Species Spotlight: Amazon River Dolphin

Amazon River Dolphins are revered by those living along the river and there are many myths about this unique species

One of the most exotic species of Amazônia – and one found nowhere else in the world – is the Amazon River Dolphin (Inia geoffrensis). Also known as the Pink Dolphin and locally as Boto, these freshwater mammals are as mysterious as they are mythical. It is the largest of the world’s freshwater dolphins with males reaching weights of more than 400 pounds and lengths of over eight feet. Males are larger than females and are often more vibrant in color.  Despite the moniker of Pink Dolphin, it is born dark gray in color. Skin color lightens with age and eventually turns pink with repeated skin abrasion. Water temperature, transparency, and geographic location are also factors in color variants.

Amazon River Dolphins are mostly solitary but are occasionally found in small groups, generally of no more than four, called pods. Unlike oceanic dolphins, Amazon River Dolphins do not have fused cervical vertebrae and can therefor turn their head upwards of 90 degrees. This feature, along with its over-sized pectoral fins, make it an extremely maneuverable hunter and capable of speeding through flooded forest with ease. Diet is extremely varied with adults eating a wide array of fish, crabs, and even turtles.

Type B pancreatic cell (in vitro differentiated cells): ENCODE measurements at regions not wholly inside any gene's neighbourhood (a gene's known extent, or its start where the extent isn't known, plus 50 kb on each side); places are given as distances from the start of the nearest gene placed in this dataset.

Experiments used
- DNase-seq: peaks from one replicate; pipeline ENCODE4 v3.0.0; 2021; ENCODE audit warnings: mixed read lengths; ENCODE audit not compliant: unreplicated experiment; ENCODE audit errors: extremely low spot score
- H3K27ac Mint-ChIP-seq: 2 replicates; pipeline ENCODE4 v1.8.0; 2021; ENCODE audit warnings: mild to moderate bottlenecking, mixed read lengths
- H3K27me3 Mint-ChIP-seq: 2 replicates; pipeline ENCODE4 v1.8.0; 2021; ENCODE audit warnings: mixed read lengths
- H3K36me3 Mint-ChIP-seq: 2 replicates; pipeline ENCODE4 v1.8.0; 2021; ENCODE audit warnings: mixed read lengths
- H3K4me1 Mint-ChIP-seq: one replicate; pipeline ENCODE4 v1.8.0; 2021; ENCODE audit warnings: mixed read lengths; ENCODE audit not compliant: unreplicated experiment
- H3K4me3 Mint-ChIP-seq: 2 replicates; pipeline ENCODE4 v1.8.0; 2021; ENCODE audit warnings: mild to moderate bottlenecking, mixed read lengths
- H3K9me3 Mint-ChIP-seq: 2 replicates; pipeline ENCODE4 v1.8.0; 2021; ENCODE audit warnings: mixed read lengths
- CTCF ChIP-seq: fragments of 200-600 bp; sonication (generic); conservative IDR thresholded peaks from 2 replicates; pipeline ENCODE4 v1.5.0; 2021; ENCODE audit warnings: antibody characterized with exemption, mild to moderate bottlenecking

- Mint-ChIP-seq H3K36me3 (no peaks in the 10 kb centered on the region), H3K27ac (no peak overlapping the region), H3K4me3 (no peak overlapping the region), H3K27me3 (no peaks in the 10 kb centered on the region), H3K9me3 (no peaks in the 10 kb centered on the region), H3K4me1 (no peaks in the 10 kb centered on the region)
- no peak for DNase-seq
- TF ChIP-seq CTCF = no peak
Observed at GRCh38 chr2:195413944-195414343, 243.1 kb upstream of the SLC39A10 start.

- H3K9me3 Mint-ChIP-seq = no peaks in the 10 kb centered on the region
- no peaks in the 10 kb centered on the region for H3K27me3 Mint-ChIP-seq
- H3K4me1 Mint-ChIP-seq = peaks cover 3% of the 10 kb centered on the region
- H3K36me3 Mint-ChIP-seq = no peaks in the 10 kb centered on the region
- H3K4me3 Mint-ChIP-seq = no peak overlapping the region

Amazon River Dolphins are revered by those living along the river and there are many myths about this unique species. Among some of the more popular myths are that males can turn themselves into humans at night for the sole purpose of seducing women, that catching the gaze of a dolphin will give you nightmares, or that dolphins live in an underwater city known as Encante.

One thing about Amazon River Dolphins that is not a myth is the fact that it will steal the fish right off your line if you don’t reel it in fast enough.


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